British researchers noted that the size of a vehicle’s engine seems to correlate not with an increase in SUV-pedestrian accidents as much as with pedestrian deaths associated with SUV accidents. Researchers found that the car industry is slow to reveal crash data that might change drivers’ minds about wanting to own and drive a vehicle with a larger engine and bigger body. The hazards presented by this vehicle type to both pedestrians and the environment have led many in Europe and the United States to call on mayors to consider banning SUVs from urban streets.
Seven Other Reasons for Pedestrian Accidents
While the above listed three factors have received attention of late, there are many more reasons why pedestrian crashes occur, including:
- Nighttime driving: Even in the light of day, motorists often don’t think to look for pedestrians, instead focusing on other vehicles on the road. Visibility is an even greater issue for pedestrians at night, when a motorist might not see them even if they were looking for them.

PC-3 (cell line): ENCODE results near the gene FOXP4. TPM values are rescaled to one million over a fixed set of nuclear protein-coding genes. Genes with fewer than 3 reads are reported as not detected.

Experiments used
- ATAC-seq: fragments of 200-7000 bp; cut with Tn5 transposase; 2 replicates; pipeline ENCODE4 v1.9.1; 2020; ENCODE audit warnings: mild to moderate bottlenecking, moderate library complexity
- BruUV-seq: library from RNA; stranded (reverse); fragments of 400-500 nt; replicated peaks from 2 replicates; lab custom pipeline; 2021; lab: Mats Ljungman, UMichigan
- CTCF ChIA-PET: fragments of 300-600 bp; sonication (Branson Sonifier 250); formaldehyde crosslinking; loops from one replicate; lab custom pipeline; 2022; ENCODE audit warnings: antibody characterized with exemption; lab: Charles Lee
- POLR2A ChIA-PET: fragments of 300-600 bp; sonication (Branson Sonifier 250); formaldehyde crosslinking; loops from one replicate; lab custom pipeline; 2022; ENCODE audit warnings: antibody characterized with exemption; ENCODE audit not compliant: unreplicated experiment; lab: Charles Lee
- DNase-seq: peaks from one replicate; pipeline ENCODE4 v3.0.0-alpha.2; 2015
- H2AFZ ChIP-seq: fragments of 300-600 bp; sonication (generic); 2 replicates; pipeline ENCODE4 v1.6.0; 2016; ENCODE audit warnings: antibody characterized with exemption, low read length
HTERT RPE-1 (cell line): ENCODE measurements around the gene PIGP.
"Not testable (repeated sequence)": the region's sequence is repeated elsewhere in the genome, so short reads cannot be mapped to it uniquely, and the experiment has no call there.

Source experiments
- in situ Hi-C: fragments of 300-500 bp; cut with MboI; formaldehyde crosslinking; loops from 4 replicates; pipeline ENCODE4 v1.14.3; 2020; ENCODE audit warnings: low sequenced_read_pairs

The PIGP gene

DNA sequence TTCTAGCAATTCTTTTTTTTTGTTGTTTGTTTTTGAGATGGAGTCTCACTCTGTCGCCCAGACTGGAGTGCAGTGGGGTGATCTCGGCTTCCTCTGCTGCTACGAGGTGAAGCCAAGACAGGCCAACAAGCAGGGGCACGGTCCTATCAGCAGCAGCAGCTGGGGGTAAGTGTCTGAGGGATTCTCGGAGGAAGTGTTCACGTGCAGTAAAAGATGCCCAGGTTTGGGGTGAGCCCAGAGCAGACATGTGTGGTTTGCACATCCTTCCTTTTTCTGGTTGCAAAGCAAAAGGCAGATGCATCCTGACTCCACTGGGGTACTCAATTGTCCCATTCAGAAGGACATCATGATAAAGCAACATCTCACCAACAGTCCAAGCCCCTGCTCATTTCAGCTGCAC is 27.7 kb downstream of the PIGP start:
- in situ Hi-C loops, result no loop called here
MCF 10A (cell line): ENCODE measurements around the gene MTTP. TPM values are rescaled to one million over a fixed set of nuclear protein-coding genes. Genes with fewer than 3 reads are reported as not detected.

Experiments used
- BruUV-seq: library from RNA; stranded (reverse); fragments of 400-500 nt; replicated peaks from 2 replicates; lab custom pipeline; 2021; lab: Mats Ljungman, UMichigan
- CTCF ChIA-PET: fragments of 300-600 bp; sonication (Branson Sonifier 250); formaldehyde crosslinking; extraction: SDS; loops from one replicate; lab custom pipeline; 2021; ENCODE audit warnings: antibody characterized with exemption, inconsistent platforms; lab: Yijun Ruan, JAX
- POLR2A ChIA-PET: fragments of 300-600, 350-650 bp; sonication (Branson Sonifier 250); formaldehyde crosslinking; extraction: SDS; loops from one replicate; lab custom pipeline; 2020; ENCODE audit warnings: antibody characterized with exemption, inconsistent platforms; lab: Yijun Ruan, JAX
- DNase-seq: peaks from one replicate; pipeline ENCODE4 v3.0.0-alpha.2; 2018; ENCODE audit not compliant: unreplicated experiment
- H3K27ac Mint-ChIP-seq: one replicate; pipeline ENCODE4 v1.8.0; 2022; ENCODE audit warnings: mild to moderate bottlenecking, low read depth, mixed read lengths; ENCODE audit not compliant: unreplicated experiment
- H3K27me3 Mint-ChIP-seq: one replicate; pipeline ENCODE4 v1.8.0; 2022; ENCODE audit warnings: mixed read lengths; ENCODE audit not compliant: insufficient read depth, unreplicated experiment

- Speeding: Speeding is a major cause of all types of motor vehicle accidents. Higher speeds decrease the amount of time a driver has to detect a hazard in the roadway—such as a pedestrian—and respond by engaging the brakes. Speeding also increases the amount of distance a vehicle requires to come to a safe stop. The heavier the vehicle is, the more distance it requires to stop.
- Alcohol impairment: Like marijuana, alcohol impairs skills that a driver needs to operate their motor vehicle safely, and also impairs a pedestrian’s ability to follow traffic laws and safely walk along a roadway.